I'm guilty of checking my email often when I'm on the desk, since it's always available. Messages can stack up pretty quickly, so I don't really see the harm in checking in during a lull between patrons. When I'm working on a project, though, I can easily go an hour or more without feeling the pull of email. I agree wholeheartedly that a quick, brief response to email is the best way to manage the flow. It's also expected. There's nothing worse than a project being held up because somebody isn't taking the time to respond to a request.
I use email to manage my workflow. Anything I can deal with immediately, I do. The things that still need to be addressed, I keep in my inbox, so I'll be reminded to get to them. I also have lots of folders for the various things I work on, and keep quite a bit of information there. I end up referring to these often, so it's a handy place to keep stuff. Our system is set up well, in that email is kept for only 3 or 4 months. So the oldest messages 'fall off the end', just about the time I no longer need them. I do have paper copies of crucial emails, but those are rare.
Email vs. IM vs. Texting:
My own middle-class experience has been that kids in late-elementary school to middle-school LOVE to IM. Then when they become mobile and have cell phones (high school age), texting becomes the communication of choice. Myspace also seems to be popular, until the end of high school. It seems that when kids move on to college, Facebook becomes the computer communication platform, while texting still remains important. At least this has been true in my family and at the library where I work.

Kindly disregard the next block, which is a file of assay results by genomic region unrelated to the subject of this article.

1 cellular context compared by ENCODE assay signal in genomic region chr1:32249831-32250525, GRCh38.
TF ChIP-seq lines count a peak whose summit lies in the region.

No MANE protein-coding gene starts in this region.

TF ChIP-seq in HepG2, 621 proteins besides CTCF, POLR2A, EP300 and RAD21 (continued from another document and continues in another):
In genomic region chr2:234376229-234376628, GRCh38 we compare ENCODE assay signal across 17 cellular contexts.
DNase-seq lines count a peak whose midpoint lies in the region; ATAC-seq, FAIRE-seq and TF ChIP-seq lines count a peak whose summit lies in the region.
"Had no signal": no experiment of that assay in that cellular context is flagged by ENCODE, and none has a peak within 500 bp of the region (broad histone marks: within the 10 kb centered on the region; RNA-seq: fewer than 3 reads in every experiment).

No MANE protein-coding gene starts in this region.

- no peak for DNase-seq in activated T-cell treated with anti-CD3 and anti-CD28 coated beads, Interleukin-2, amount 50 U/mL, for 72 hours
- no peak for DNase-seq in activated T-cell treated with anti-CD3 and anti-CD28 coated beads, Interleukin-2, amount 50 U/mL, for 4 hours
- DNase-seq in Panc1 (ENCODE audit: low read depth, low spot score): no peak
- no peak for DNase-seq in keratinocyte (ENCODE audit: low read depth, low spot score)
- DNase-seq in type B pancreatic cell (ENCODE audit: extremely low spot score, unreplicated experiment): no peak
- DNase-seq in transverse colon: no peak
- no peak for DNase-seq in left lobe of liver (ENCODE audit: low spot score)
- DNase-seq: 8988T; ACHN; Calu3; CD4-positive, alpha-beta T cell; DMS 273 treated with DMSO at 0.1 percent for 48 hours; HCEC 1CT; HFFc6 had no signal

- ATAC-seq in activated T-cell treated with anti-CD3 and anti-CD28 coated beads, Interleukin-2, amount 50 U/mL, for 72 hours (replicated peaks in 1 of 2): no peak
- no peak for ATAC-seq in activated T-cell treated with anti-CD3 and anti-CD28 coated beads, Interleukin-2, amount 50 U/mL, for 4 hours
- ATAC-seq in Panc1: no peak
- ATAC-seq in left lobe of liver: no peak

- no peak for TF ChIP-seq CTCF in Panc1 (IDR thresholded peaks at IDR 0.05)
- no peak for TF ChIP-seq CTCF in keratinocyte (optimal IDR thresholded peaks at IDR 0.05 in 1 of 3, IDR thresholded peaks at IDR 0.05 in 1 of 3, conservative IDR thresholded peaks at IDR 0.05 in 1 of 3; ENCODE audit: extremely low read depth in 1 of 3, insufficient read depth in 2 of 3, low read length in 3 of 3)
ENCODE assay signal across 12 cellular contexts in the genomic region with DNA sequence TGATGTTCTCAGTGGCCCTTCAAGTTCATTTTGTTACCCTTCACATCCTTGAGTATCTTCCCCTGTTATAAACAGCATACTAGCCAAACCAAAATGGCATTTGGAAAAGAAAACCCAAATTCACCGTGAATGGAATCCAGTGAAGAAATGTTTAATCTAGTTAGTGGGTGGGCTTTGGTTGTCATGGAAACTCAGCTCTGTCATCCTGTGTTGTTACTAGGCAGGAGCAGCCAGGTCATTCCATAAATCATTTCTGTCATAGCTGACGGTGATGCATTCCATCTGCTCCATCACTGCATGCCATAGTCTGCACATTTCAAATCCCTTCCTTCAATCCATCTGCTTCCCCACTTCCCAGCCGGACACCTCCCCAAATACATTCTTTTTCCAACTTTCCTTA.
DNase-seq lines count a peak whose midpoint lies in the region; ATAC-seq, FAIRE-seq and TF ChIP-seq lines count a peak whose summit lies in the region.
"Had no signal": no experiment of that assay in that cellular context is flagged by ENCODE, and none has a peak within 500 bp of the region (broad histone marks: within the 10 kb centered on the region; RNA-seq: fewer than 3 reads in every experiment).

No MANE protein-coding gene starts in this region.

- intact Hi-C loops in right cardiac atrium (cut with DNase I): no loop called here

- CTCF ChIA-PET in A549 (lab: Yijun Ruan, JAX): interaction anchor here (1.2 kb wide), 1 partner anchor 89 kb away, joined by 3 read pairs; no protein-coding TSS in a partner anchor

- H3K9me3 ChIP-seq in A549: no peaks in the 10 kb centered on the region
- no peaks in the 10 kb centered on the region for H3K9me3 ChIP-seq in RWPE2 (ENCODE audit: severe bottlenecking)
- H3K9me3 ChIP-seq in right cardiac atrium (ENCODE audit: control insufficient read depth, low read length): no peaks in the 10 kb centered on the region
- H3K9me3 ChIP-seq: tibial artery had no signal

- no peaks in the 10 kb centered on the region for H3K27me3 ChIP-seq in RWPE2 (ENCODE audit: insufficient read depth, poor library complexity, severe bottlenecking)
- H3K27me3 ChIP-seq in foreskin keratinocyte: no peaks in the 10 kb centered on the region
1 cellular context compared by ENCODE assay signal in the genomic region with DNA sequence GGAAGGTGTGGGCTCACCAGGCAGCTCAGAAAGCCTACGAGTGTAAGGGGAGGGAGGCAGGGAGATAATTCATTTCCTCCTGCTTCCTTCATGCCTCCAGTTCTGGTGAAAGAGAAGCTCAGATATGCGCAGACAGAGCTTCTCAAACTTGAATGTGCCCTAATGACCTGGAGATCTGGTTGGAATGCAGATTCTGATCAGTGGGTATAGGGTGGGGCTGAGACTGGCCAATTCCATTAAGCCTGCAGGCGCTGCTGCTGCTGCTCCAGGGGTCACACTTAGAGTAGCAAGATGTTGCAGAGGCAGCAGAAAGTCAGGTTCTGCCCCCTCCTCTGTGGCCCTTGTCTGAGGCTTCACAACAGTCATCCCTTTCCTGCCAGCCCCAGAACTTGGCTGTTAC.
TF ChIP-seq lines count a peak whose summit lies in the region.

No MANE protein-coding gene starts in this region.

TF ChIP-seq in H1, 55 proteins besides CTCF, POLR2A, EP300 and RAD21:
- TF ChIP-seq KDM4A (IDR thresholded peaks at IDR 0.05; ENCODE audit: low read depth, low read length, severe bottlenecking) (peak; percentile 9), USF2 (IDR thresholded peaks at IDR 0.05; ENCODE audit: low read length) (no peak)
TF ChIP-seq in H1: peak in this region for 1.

My kids can text at the speed of light, but for me, it really isn't convenient. The tiny keypad and tiny display just don't work well for me. When I need to text, I go into my email, type the message, and send it to the text account. I know that's kind of backwards, but it works for me.
If we ever got to the point of providing text reference, I imagine that's how we'd be responding, on our end. The user would be texting from a phone, but we'd be responding on-line, via email, to their text. In our library, there is usually a staff person dedicated to the phone room, who could also be monitoring IM reference and text reference. At least in theory, I think we could add more options (text & IM reference) without a lot of extra resources - in staff or equipment.
I've participated in webinars before, that were sponsored by database vendors and provided more advanced training for their products (i.e. Standard and Poors). They required pre-registration, computer access, a quiet environment, and phone access (to communicate during the training). The number of participants was also limited to a fairly low number. I took a look at the OPAL 'Tips for Conducting On-line Book Discussions'. And it looks like things have progressed a lot! The experience was very painless and seamless. There was no need to download any software, which is a major advantage in a public library. The sound quality was excellent and the power point slides were a nice addition for those of us who are visual learners.